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This newsletter is a listing of the latest changes in export control regulations through December 31, 2021. The newsletter is provided as a complimentary service to assist exporters with their ITAR and EAR export compliance responsibilities. It provides a summary of recent changes to export control regulations or other regulatory matters of interest that may impact your company's international trade and export compliance functions. Call us at 703-847-5801 or email with questions or comments.

See also our "Latest Sanctions Fines & Penalties" section below for an update on companies and persons denied export privileges by the United States Government.






President Biden Signs The Uyghur Forced Labor Prevention Act Into Law


December 23, 2021: President Biden signed the Uyghur Forced Labor Prevention Act into law, which blocks imports from China's Xinjiang region unless businesses can prove the items were made without forced labor. The new law is the latest in a series of attempts by the U.S to get tough with China over its alleged systemic and widespread abuse of ethnic and religious minorities in its western region, especially Xinjiang's predominantly Muslim Uyghurs. It requires U.S. government agencies to expand their monitoring of the use of forced labor by China's ethnic minorities. Crucially, it creates a presumption that goods coming from Xinjiang are made with forced labor. Businesses will have to prove that forced labor, including by workers transferred from Xinjiang, were not used in manufacturing the product before it will be allowed into the U.S. The House and Senate each passed the measure with overwhelming support from Democrats and Republicans.


Please contact your consultant to discuss steps you should take if doing procurement business pursuant to US Government contracts with companies in Xinjian, China.




Department of Commerce – Bureau of Industry and Security (BIS)


BIS Amends The EAR Policy Related To Cambodia


December 9, 2021: 86 Fed. Reg. 70015: In response to deepening Chinese military influence in Cambodia, which undermines and threatens regional security, as well as growing corruption and human rights abuses by the Government of Cambodia, in this final rule, the Bureau of Industry and Security (BIS) amends the Export



Administration Regulations (EAR) to apply more restrictive treatment to exports and reexports to and transfers within Cambodia of items subject to the EAR. The amendment adds Cambodia to:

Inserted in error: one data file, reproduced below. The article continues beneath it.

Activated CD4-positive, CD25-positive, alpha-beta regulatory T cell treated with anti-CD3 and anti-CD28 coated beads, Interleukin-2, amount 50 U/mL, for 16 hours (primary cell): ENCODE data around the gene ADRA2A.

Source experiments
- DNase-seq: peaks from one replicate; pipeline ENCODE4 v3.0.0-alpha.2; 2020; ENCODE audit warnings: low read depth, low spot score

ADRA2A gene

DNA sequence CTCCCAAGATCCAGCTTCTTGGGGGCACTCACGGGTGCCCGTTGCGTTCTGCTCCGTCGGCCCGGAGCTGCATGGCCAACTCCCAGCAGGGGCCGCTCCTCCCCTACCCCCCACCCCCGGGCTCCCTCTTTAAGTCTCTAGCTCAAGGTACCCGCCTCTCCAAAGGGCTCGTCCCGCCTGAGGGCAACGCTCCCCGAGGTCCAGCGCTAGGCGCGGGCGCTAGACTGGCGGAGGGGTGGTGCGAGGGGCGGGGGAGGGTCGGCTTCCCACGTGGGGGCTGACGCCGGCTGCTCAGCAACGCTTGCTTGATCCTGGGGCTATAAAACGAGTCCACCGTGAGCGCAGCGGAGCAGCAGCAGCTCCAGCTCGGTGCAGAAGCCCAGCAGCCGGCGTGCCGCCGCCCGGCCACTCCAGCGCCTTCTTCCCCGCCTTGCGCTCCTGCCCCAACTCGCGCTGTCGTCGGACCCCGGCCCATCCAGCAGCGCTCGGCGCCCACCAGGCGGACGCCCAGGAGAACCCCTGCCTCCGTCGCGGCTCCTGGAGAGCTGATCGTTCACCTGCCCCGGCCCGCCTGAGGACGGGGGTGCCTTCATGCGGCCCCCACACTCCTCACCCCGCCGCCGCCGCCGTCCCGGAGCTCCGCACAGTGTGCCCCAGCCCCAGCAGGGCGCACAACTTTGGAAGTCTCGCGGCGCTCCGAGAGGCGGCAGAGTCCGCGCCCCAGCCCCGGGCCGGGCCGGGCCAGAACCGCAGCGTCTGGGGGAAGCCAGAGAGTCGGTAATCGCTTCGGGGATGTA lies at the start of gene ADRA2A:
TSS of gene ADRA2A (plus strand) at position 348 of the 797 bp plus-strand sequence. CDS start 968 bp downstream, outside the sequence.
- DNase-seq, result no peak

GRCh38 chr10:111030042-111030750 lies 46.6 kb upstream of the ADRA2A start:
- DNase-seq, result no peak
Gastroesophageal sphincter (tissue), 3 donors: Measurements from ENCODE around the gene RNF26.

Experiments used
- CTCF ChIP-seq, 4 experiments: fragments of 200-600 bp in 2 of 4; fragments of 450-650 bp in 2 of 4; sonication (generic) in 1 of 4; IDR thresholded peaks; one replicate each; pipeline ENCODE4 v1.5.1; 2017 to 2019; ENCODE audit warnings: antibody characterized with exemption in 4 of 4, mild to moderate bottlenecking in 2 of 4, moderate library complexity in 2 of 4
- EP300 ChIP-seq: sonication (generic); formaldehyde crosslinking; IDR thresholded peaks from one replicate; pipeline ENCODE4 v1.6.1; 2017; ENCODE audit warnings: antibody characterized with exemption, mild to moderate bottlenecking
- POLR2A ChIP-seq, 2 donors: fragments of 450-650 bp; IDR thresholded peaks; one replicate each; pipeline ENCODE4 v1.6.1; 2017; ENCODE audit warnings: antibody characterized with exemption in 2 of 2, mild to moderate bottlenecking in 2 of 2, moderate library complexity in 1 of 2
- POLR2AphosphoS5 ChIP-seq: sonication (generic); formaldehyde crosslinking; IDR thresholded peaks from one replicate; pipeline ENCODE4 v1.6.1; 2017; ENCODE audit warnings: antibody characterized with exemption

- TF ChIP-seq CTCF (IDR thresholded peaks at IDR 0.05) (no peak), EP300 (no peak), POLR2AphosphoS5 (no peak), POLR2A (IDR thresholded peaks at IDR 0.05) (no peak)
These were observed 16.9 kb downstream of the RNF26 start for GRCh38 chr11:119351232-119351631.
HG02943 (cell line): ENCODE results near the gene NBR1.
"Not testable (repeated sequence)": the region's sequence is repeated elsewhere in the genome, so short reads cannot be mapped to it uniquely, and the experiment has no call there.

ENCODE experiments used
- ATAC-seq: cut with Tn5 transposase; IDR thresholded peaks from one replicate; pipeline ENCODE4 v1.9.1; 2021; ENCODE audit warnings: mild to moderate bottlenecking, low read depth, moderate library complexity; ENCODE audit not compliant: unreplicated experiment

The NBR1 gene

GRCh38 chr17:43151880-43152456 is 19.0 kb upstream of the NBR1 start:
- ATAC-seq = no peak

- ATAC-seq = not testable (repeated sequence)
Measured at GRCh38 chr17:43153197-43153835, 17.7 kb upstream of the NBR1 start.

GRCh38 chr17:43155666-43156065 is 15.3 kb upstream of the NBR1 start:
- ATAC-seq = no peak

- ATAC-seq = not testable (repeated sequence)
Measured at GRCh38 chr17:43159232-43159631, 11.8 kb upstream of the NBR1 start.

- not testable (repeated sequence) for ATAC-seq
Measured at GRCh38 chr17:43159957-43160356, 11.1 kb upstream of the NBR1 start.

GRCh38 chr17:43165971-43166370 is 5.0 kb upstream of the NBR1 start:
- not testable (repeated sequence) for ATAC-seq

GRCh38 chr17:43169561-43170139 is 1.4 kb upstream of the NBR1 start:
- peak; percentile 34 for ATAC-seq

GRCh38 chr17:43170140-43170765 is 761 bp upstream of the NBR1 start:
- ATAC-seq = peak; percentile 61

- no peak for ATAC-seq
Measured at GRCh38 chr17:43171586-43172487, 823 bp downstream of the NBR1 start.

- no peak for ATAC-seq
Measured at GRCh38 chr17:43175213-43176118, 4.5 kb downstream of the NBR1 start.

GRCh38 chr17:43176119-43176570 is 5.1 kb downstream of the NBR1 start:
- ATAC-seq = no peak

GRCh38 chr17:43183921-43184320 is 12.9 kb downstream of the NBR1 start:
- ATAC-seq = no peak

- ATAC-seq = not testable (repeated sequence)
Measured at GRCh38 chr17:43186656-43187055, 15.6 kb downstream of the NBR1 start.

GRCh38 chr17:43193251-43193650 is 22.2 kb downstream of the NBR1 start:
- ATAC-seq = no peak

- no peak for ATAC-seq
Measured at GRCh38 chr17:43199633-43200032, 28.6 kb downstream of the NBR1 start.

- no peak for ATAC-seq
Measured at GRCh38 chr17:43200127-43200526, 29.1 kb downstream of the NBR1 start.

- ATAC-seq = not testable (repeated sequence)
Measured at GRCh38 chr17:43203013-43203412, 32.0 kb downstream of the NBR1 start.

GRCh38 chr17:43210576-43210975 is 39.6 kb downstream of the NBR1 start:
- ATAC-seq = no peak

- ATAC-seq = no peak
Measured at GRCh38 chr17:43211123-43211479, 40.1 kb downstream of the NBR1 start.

(1) The list of countries subject to the National Security licensing policy in § 742.4(b)(7) (Review to determine the risk of diversion to a military end-user or military end-use);

(2) the list of countries subject to military end-use and end-user controls in § 744.21;

(3) the list of countries subject to military intelligence end-use and end-user controls in § 744.22; and

(4) the list of countries subject to a U.S. arms embargo under Country Group D:5.

BIS revised Country Group D to add Cambodia to Country Group D:5 is consistent with the Department of State's amendment adding Cambodia to ITAR § 126.1 on December 9, 2021.




Department of Commerce – Census Bureau


Census Bureau Proposes To Add A Conditional Data Element To Electronic Export Information (EEI) Filings


December 15, 2021: 86 Fed. Reg. 71187: The Census Bureau's Economic Management Division (EMD) is announcing the publication of a Notice of Proposed Rulemaking (NPRM) seeking public comments on its consideration to add a conditional data element, country of origin when the foreign origin is selected in the Foreign/Domestic Origin Indicator field in the Automated Export System (AES). The current Foreign/Domestic Origin Indicator field in the AES, independent of other data, creates significant data challenges and limitations in using the trade statistics because the indicator does not capture the country of origin.   As a result, the foreign trade statistics do not provide sufficient insight to identify the gaps in domestic product and supply; evaluate supply chains; and address trade imbalances.   Therefore, the Census Bureau is requesting comments to assess the potential impacts of this regulatory change as well as other remedial changes made by this rule. The NPRM can be found in its entirety at




Department of State, Directorate of Defense Trade Controls (DDTC)


DDTC Amends The ITAR Adding Cambodia As A Proscribed Destination


December 9, 2021: 86 Fed. Reg. 70053: The Department of State issued a final rule to amend the International Traffic in Arms Regulations (ITAR) to add Cambodia to 22 CFR § 126.1(o), and to the list of countries for which it is the policy of the United States to deny licenses and other approvals for exports and imports of defense articles and defense services. It is now the policy of the United States to deny all licenses and other approvals to export and import defense articles and defense services destined for or originating in Cambodia, except as otherwise provided herein.





DDTC Name And Address Changes Posted To Website


Dec. 8, 9, 27, 28 and 29, 2021:  The Directorate of Defense Trade Controls (DDTC) posted the following name and/or address changes on its website at


  • Change in Name from Altran Italia S.p.A. to Capgemini Italia S.p.A. due to corporate rebranding;
  • Change in Address for Dillon Aero Inc., from 8009 East Dillon's Way, Scottsdale, AZ 85260 to 21615 N 7th Avenue, Phoenix, AZ 85027;
  • Change in Name from TMD Technologies Limited to CPI TMD Technologies Limited due to Communications & Power Industries' acquisition of TMD Technologies Limited;
  • Northrop Grumman Integrated Defence Services Pty Limited and Northrop Grumman M5 Network Security Pty Limited were integrated into Northrop Grumman Australia Pty Limited due to corporate reorganization; and
  • Change in Name from LTK 400 Operadores de Logistica Integral S.L.U. to Rhenus LTK Warehousing Solutions S.L.U. due to acquisition by Rhenus Logistics.